BIC presse detail 231013

Many strides have been made in modern stamping plants over the years to improve productivity and reduce the downtime. This has been led by implementing lean philosophies and adding error proofing systems to the processes. In-die-sensing is a great example, where a few inductive or photo-eye sensors are added to the die or mold to ensure parts are seated well and that the right die is in the right place and in the right press. In-die sensing almost eliminated common mistakes that caused die or mold damages or press damages by stamping on multiple parts or wrong parts.

In almost all of these cases, when the die or mold is replaced, the operator must connect the on-board sensors, typically with a multi-pin Harting connector or something similar to have the quick-connect ability. Unfortunately, often when the die or mold is pulled out of the press, operators forget to disconnect the connector. The shear force excreted by the movement of removing the die rips off the connector housing. This leads to an unplanned downtime and could take roughly 3-5 hours to get back to running the system.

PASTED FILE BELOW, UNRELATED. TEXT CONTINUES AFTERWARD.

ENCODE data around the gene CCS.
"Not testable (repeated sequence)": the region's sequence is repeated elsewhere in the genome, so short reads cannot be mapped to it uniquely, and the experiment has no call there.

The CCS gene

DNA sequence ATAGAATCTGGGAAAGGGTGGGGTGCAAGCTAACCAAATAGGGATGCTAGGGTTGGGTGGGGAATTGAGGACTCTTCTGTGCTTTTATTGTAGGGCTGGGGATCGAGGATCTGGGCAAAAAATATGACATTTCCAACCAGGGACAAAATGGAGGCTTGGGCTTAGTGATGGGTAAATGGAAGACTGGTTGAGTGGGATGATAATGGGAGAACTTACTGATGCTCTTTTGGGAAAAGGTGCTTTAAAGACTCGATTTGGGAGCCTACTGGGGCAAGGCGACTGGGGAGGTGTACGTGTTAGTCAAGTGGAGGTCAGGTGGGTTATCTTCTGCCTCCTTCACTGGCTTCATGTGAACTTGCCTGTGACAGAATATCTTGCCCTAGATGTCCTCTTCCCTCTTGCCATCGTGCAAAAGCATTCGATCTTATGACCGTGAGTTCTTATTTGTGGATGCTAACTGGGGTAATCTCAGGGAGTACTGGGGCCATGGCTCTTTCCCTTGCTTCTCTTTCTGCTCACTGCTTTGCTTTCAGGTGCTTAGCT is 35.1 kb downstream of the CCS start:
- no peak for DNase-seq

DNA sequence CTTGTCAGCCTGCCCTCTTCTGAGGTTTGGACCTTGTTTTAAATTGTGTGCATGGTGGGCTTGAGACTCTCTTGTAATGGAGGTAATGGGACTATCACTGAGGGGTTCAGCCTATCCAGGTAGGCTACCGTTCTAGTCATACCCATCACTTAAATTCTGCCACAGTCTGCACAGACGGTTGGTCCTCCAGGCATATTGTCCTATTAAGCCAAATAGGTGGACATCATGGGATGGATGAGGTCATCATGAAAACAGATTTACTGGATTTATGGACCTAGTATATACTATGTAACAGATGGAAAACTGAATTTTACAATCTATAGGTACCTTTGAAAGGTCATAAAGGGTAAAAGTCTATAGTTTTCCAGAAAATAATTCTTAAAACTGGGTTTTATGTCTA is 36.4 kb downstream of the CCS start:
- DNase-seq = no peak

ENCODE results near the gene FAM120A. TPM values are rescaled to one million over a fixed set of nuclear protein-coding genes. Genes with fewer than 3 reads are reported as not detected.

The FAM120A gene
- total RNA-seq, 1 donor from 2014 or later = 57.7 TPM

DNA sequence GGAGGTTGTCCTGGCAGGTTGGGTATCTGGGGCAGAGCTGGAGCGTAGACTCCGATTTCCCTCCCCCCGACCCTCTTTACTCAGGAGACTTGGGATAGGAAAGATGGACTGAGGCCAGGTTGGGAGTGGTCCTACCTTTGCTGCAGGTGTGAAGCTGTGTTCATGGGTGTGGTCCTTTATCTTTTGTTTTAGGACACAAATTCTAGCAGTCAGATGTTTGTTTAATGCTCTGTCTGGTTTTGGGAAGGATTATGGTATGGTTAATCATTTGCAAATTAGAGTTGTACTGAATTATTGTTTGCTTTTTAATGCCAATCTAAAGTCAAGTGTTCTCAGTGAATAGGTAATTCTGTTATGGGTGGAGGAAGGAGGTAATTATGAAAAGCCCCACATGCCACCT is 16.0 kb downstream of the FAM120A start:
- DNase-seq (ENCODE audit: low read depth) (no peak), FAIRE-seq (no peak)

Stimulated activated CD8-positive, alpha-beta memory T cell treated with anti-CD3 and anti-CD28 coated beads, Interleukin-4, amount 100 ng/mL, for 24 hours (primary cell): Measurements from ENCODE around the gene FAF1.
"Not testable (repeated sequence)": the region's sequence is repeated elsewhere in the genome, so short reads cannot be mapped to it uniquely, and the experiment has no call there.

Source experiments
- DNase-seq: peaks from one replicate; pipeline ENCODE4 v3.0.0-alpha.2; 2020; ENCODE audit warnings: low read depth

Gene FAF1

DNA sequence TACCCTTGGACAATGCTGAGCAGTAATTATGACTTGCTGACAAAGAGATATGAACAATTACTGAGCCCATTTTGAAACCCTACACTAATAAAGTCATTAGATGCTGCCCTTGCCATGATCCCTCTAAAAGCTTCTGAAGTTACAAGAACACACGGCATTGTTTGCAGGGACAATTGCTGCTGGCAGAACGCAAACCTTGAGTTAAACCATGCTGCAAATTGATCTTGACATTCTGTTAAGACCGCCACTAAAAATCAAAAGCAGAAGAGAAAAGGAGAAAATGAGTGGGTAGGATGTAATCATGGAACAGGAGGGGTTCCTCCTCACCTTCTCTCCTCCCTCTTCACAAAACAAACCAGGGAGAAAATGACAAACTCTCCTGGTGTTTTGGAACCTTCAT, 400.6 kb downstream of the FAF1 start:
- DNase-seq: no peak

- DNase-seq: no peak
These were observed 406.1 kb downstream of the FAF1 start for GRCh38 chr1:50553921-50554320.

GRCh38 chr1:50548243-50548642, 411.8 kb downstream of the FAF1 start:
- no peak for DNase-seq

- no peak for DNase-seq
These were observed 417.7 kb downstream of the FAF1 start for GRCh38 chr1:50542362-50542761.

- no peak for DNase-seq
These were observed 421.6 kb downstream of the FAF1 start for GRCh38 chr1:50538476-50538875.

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Another challenge with the multi-conductor connectors is that over-time, due to repeated changeouts, the pins in the connectors may break causing intermittent false trips or wrong die identification. This can lead to serious damages to the system.